Tania Bruguera interviewed by Larne Abse Gogarty
The Cuban artist, based in Havana and New York, asks what is art for? For Bruguera, part of the answer lies in re-evaluating the role of the artist in society while avoiding both political instrumentalism and institutional co-option by turning her own cultural capital into political capital.
What I am trying to propose is a type of art that is not appropriated for commodification and market interests but could, instead, be part of people's lives, whether in its ephemeral capacity as an experience or as a more permanent feature, for example as part of a city's legislation.
Morgan Quaintance wonders why there is not more politically engaged art in these turbulent times
Only relatively few artists, such as Andrea Luka Zimmerman and Seecum Cheung, are dealing with the specific issues of the credit crunch, austerity and Brexit Britain, so what might be the rules for future political engagement in art?
Artworks can move beyond their sometimes institutionally imposed role as temporary sutures between the esoteric world of high art and the so-called 'everyday' realities of average citizens.
Maria Walsh posits the end of critique
Just as criticism and the exercise of value judgements based on consensus was questioned by critique, shouldn't critique now make way for an embedded form of criticality which helps to produce meaning in art?
Meta-critique cannot operate in a world in which the separability between illusion and the real that it depended on is no longer the way reality is organised.
While comparisons between the present day and 1976 reveal both similarities and regressions, there are perhaps still some reasons to be cheerful.
The magazine's 40th anniversary is perhaps reason enough to look back, but a more pressing reason, perhaps, is the pervasive sense that society in the UK is slipping backwards in time – not just back to the 1970s, which wouldn't be all bad, but further back to the 19th century.
From the Back Catalogue
Matt Hancock, the new junior arts minister, claims that the creative industries have special responsibilities because 'culture transcends boundaries and speaks to the common humanity in us all'; the number of students taking performing or expressive arts subjects at A-level plummets by more tha 15%; the largest artists' studio block outside London faces closure; York Art Museum finds that introducing an entrance fee slashes visitor numbers; Italy gives €500 in arts vouchers to every one of the country's 18 year olds; the Canakkale Biennial in Turkey is cancelled at short notice due to the country's new political agenda following the attempted coup; the latest news on galleries, appointments, prizes and more.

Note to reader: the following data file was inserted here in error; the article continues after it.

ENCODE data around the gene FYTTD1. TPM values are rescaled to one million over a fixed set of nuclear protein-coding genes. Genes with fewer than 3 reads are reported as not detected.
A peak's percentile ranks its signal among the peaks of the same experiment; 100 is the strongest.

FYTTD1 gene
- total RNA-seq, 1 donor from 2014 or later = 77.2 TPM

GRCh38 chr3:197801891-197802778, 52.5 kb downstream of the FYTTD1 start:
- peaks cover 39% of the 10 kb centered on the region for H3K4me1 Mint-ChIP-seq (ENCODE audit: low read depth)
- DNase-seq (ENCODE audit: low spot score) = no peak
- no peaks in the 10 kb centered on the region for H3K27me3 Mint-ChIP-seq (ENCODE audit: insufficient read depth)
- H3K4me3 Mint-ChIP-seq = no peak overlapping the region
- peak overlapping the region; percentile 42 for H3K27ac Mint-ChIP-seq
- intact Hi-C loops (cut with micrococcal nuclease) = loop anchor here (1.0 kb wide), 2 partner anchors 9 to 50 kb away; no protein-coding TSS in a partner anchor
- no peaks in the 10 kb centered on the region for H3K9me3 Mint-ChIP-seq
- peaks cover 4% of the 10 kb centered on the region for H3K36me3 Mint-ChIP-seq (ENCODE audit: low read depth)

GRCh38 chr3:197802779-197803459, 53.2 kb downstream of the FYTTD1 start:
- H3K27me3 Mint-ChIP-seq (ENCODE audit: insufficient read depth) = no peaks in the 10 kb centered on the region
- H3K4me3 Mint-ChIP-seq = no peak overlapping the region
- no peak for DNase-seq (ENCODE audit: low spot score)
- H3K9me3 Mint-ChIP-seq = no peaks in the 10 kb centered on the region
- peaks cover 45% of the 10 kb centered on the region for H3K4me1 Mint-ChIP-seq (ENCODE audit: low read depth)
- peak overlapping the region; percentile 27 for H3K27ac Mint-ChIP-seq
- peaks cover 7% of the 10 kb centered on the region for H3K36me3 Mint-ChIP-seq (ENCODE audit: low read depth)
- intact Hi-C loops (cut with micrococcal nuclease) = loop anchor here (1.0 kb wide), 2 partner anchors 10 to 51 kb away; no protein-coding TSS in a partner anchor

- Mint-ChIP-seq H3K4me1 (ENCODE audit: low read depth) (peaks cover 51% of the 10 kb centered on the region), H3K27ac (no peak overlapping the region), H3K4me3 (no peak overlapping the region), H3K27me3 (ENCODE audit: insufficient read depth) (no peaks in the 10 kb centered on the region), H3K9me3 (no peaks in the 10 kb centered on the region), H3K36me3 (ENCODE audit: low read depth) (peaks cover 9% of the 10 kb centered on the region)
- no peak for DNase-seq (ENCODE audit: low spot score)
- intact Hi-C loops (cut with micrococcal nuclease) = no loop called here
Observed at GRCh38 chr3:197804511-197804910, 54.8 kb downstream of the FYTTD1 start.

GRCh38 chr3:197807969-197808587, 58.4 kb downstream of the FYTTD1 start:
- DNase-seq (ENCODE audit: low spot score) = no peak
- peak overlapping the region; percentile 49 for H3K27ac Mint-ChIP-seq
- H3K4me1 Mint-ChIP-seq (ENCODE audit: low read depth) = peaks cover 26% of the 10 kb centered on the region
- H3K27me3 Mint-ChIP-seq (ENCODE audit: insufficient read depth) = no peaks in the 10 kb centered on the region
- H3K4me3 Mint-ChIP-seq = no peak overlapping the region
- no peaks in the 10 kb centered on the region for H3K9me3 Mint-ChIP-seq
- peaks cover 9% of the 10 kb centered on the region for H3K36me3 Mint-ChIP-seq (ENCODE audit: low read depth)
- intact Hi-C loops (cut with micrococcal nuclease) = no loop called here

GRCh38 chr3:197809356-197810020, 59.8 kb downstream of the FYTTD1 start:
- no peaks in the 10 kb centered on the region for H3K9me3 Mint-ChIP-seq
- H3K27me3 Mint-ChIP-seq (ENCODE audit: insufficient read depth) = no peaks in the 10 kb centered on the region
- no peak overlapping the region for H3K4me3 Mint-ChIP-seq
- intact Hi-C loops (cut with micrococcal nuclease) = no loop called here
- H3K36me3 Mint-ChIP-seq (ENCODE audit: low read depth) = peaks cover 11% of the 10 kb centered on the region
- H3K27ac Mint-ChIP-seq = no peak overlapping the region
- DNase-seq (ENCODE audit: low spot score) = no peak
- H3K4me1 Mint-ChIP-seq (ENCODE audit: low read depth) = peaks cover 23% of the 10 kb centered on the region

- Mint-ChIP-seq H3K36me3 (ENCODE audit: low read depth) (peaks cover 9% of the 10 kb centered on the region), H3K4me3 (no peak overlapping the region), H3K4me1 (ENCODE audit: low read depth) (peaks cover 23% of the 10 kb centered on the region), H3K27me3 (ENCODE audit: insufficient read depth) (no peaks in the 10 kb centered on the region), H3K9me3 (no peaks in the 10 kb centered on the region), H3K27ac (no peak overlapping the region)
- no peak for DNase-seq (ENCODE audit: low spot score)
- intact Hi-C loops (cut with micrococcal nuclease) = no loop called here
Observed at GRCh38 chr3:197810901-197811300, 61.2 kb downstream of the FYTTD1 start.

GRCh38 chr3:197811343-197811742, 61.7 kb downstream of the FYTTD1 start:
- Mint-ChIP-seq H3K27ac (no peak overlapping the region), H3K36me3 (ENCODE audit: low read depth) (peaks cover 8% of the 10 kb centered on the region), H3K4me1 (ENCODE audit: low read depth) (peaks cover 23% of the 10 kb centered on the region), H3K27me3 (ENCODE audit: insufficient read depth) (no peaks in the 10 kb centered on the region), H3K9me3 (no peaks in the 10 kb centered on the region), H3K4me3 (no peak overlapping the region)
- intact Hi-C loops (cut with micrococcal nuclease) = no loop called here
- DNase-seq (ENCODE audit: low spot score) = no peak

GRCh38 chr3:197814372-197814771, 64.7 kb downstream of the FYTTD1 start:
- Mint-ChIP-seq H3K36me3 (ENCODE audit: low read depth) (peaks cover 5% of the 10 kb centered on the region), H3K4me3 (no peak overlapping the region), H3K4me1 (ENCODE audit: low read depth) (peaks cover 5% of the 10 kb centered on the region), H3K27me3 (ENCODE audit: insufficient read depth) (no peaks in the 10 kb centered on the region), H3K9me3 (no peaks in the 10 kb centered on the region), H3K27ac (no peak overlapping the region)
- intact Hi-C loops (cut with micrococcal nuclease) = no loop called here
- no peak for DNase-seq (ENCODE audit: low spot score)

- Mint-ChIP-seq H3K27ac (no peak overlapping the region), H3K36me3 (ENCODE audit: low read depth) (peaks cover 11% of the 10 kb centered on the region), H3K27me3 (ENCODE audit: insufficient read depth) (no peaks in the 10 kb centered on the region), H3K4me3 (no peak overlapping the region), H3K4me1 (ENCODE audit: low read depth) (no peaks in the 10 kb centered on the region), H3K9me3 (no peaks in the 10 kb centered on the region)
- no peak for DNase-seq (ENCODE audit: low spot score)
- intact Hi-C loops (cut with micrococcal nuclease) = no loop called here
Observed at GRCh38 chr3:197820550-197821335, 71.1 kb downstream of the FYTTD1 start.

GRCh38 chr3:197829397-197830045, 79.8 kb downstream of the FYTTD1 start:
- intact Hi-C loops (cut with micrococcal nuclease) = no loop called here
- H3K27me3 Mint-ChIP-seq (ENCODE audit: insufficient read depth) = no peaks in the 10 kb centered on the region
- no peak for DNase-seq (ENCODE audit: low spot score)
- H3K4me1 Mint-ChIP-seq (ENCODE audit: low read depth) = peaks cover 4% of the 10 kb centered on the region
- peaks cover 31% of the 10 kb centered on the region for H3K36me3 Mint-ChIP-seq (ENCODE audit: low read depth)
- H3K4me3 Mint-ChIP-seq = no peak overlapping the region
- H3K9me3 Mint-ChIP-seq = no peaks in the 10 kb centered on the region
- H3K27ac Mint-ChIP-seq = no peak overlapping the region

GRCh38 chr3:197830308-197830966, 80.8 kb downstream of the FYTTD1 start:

Tim Dixon on the London-based artist who explores the limits of the human by looking at how we experience the non-human and alien.
Central to this body of work is Joey Holder's sense that 'everything has become a branch of computer science'. The emergent field of computational biology and projects such as the Google Genomics project (which deploys the algorithms of Google Search on petabytes of 'big genomic data') lend gravity to the sense that bodies are just another dataset ready to be mined.
Kate MacGarry, London
Whitechapel Gallery, London
Bury Art Museum
MoMA, New York
Piper Keys, London
Towner Art Gallery, Eastbourne
Arcadia Missa • CPG London • White Rainbow
Isabella Bortolozzi • Micky Schubert • Tanya Leighton
Adam Pugh investigates ways past the 'contemporary' in art
It is this Baudrillardian switchblade – the containers for art driving its content, the 'complete curators' stage-managing its direction – which really activates Industry and intelligence.
Colin Perry discovers a largely overlooked history
Italy was ahead of the curve even compared with Germany, the Netherlands and the UK, with adventurous new commercial galleries and both private and public institutions supporting the production of video art from the early 1970s onwards.
Mark Prince on old problems and new solutions at Tate's extension
The problem turns out to be how things are connected. Neither Robert Morris nor Rasheed Araeen are given enough space to articulate their ambiguities before being reduced to the syntax of a narrative that confines them to boxes to tick.
Bob Dickinson on art that is at home on a refugee solidarity march
Alketa Xhafa-Mripa's aim is for refugees welcome to travel throughout the whole UK, especially where the Brexit vote was large. It is a safe place to come in and talk about the issue.
Henry Lydiate expounds on the evolution of art law
Forty years ago there was a mere handful of specialist art lawyers, most practising in the US. Now there are numerous art lawyers, usually based in countries where they are able to sustain practices in conurbations that support a substantial art-market economy and a high concentration of practising artists (such as New York City and London).
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